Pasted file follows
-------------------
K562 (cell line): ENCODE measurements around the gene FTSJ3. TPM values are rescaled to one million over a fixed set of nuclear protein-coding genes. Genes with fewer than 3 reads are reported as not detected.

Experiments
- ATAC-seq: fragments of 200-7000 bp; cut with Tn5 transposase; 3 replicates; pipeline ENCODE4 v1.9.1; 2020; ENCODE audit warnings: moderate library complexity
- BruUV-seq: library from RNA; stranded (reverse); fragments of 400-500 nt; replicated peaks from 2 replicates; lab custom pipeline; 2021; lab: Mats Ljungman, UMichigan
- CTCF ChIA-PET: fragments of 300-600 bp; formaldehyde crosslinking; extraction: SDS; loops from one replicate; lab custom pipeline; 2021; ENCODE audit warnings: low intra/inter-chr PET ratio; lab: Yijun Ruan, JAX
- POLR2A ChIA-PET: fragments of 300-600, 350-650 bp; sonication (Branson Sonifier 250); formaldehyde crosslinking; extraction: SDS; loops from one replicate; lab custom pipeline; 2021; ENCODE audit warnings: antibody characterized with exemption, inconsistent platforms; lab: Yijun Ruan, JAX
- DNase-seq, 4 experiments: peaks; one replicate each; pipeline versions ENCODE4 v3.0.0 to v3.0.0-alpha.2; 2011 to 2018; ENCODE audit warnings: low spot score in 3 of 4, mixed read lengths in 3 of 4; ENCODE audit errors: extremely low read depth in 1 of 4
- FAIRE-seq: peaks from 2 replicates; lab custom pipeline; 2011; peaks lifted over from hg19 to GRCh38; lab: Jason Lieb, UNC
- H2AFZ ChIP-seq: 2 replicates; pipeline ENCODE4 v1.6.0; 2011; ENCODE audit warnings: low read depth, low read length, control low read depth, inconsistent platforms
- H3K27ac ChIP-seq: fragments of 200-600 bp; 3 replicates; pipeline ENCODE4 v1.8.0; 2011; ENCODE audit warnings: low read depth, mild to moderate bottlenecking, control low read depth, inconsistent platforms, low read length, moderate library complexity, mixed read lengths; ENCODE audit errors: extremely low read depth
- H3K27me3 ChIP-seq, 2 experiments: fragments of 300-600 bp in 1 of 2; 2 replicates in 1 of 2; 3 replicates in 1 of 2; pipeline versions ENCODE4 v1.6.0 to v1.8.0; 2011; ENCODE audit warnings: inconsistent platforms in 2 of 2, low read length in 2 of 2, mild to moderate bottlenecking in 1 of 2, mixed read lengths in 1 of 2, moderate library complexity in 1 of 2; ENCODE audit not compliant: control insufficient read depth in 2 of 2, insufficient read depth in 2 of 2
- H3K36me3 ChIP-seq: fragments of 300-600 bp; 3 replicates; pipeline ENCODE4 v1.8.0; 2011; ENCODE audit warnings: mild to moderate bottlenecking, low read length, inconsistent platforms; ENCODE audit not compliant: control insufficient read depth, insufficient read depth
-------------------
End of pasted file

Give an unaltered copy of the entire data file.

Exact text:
K562 (cell line): ENCODE measurements around the gene FTSJ3. TPM values are rescaled to one million over a fixed set of nuclear protein-coding genes. Genes with fewer than 3 reads are reported as not detected.

Experiments
- ATAC-seq: fragments of 200-7000 bp; cut with Tn5 transposase; 3 replicates; pipeline ENCODE4 v1.9.1; 2020; ENCODE audit warnings: moderate library complexity
- BruUV-seq: library from RNA; stranded (reverse); fragments of 400-500 nt; replicated peaks from 2 replicates; lab custom pipeline; 2021; lab: Mats Ljungman, UMichigan
- CTCF ChIA-PET: fragments of 300-600 bp; formaldehyde crosslinking; extraction: SDS; loops from one replicate; lab custom pipeline; 2021; ENCODE audit warnings: low intra/inter-chr PET ratio; lab: Yijun Ruan, JAX
- POLR2A ChIA-PET: fragments of 300-600, 350-650 bp; sonication (Branson Sonifier 250); formaldehyde crosslinking; extraction: SDS; loops from one replicate; lab custom pipeline; 2021; ENCODE audit warnings: antibody characterized with exemption, inconsistent platforms; lab: Yijun Ruan, JAX
- DNase-seq, 4 experiments: peaks; one replicate each; pipeline versions ENCODE4 v3.0.0 to v3.0.0-alpha.2; 2011 to 2018; ENCODE audit warnings: low spot score in 3 of 4, mixed read lengths in 3 of 4; ENCODE audit errors: extremely low read depth in 1 of 4
- FAIRE-seq: peaks from 2 replicates; lab custom pipeline; 2011; peaks lifted over from hg19 to GRCh38; lab: Jason Lieb, UNC
- H2AFZ ChIP-seq: 2 replicates; pipeline ENCODE4 v1.6.0; 2011; ENCODE audit warnings: low read depth, low read length, control low read depth, inconsistent platforms
- H3K27ac ChIP-seq: fragments of 200-600 bp; 3 replicates; pipeline ENCODE4 v1.8.0; 2011; ENCODE audit warnings: low read depth, mild to moderate bottlenecking, control low read depth, inconsistent platforms, low read length, moderate library complexity, mixed read lengths; ENCODE audit errors: extremely low read depth
- H3K27me3 ChIP-seq, 2 experiments: fragments of 300-600 bp in 1 of 2; 2 replicates in 1 of 2; 3 replicates in 1 of 2; pipeline versions ENCODE4 v1.6.0 to v1.8.0; 2011; ENCODE audit warnings: inconsistent platforms in 2 of 2, low read length in 2 of 2, mild to moderate bottlenecking in 1 of 2, mixed read lengths in 1 of 2, moderate library complexity in 1 of 2; ENCODE audit not compliant: control insufficient read depth in 2 of 2, insufficient read depth in 2 of 2
- H3K36me3 ChIP-seq: fragments of 300-600 bp; 3 replicates; pipeline ENCODE4 v1.8.0; 2011; ENCODE audit warnings: mild to moderate bottlenecking, low read length, inconsistent platforms; ENCODE audit not compliant: control insufficient read depth, insufficient read depth